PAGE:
Skip Navigation LinksHome > March 2013 - Volume 34 - Issue 1 > Burial of Piglet Carcasses in Cement: A Study of Macroscopic...
American Journal of Forensic Medicine & Pathology:
doi: 10.1097/PAF.0b013e31827a0594
Original Articles

Burial of Piglet Carcasses in Cement: A Study of Macroscopic and Microscopic Alterations on an Animal Model

Gibelli, Daniele MD*; Di Giancamillo, Alessia DVM, PhD; Taborelli, Anna BSc*; Porta, Davide BSc*; Andreola, Salvatore MD*; Ferro, Francesca BSc*; Vitari, Francesca DVM, PhD; Domeneghini, Cinzia DVM, PhD; Grandi, Marco MD*; Cattaneo, Cristina MD, PhD*

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Abstract: Scarce experimental data exist describing postmortem effects of burial in cement. The scanty literature presents several case reports, but no experimental study. To perform a pilot study, the following experimental system was designed: 4 piglet corpses, who died of natural causes, were encased in concrete. After 1, 2, 3, and 6 months, a block was opened, and autopsy and microscopic analyses were performed. At the first month, initial putrefaction had started, and hindlegs were partly skeletonized. At the second month, both forelegs and hindlegs were partly skeletonized, and the abdomen and back showed advanced putrefaction. At the third month, the samples showed areas of mummification at the abdomen within a general context of initial putrefaction. At the sixth month, the sample showed wide adipocere formation. Histological findings revealed in some analyzed tissues (epithelium, dermis, adipose, and subcutaneous muscular tissues) a well-defined histological pattern even at 3 months after encasement in concrete: this means that microscopic changes may be delayed in concrete and that it may be worth performing histological analyses even in such kind of decomposed material.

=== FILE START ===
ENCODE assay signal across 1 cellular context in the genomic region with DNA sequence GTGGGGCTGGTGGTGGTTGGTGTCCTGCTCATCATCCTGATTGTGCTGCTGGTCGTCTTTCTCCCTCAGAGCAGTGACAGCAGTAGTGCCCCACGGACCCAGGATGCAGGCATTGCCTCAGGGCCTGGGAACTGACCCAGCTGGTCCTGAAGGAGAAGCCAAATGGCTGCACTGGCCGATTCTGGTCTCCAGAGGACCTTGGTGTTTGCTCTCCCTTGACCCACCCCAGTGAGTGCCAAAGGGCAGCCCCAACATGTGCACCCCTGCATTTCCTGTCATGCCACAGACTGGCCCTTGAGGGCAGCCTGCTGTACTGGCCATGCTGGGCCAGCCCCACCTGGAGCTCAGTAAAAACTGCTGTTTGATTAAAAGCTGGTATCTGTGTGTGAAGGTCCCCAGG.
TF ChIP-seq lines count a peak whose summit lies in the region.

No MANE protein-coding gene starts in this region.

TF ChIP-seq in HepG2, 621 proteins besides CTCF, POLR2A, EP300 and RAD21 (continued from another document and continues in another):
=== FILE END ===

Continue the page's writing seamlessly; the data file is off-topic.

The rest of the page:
© 2013 Lippincott Williams & Wilkins, Inc.


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